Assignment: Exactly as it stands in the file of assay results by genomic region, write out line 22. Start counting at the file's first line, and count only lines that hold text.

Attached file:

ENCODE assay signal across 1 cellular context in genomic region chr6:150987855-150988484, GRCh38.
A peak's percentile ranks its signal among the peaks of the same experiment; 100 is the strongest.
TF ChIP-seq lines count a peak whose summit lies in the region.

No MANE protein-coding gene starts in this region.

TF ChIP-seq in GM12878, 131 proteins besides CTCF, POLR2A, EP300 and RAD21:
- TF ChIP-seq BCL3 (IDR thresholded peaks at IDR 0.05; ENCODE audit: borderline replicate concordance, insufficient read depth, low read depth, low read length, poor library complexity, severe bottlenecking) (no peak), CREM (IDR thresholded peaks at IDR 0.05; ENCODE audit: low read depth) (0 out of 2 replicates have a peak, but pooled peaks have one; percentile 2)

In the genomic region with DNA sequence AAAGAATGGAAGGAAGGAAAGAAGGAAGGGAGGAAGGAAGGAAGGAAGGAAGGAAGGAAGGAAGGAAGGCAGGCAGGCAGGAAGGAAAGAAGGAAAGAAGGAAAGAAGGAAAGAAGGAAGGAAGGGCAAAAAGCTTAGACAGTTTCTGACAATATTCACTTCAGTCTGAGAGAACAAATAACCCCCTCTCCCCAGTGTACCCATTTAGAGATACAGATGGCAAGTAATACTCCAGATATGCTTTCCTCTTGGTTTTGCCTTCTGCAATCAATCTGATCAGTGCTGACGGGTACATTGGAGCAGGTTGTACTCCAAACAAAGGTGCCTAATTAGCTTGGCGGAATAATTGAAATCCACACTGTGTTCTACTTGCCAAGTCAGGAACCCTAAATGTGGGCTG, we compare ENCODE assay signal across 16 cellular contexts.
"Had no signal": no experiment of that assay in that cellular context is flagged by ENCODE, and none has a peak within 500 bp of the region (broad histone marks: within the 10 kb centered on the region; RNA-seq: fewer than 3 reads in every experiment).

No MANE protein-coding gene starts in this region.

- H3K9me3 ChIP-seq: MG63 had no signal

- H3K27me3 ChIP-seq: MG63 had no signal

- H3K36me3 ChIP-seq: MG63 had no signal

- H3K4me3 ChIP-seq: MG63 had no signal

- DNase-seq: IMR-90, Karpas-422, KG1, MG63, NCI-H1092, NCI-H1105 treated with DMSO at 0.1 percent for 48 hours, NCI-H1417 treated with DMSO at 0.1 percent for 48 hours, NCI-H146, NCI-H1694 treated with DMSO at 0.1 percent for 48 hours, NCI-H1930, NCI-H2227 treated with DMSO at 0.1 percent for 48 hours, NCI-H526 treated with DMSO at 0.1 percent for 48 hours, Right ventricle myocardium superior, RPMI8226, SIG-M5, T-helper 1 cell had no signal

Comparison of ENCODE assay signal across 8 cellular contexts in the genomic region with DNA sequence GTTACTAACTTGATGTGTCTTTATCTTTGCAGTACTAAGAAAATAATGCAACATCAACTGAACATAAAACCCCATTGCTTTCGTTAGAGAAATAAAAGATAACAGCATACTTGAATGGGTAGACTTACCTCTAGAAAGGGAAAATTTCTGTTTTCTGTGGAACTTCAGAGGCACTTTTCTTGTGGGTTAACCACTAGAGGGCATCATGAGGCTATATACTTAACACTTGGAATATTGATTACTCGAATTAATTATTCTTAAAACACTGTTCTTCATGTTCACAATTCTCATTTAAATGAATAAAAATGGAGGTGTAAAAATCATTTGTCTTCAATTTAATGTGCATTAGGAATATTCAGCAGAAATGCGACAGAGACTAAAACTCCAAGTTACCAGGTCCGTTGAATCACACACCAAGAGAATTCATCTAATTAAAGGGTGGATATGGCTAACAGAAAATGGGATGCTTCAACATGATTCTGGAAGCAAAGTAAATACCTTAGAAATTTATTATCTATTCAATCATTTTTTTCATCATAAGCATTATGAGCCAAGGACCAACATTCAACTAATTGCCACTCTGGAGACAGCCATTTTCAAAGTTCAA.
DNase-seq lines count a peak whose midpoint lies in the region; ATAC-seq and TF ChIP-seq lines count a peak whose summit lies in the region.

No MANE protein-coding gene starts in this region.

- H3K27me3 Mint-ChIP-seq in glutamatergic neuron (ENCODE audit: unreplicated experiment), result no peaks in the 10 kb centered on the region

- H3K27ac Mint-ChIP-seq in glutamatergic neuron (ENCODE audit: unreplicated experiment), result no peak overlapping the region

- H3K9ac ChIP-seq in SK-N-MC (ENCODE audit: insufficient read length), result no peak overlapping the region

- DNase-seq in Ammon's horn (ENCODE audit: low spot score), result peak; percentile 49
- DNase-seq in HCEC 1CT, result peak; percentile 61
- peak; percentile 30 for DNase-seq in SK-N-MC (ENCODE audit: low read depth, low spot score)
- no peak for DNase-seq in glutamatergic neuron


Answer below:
- DNase-seq in HCEC 1CT, result peak; percentile 61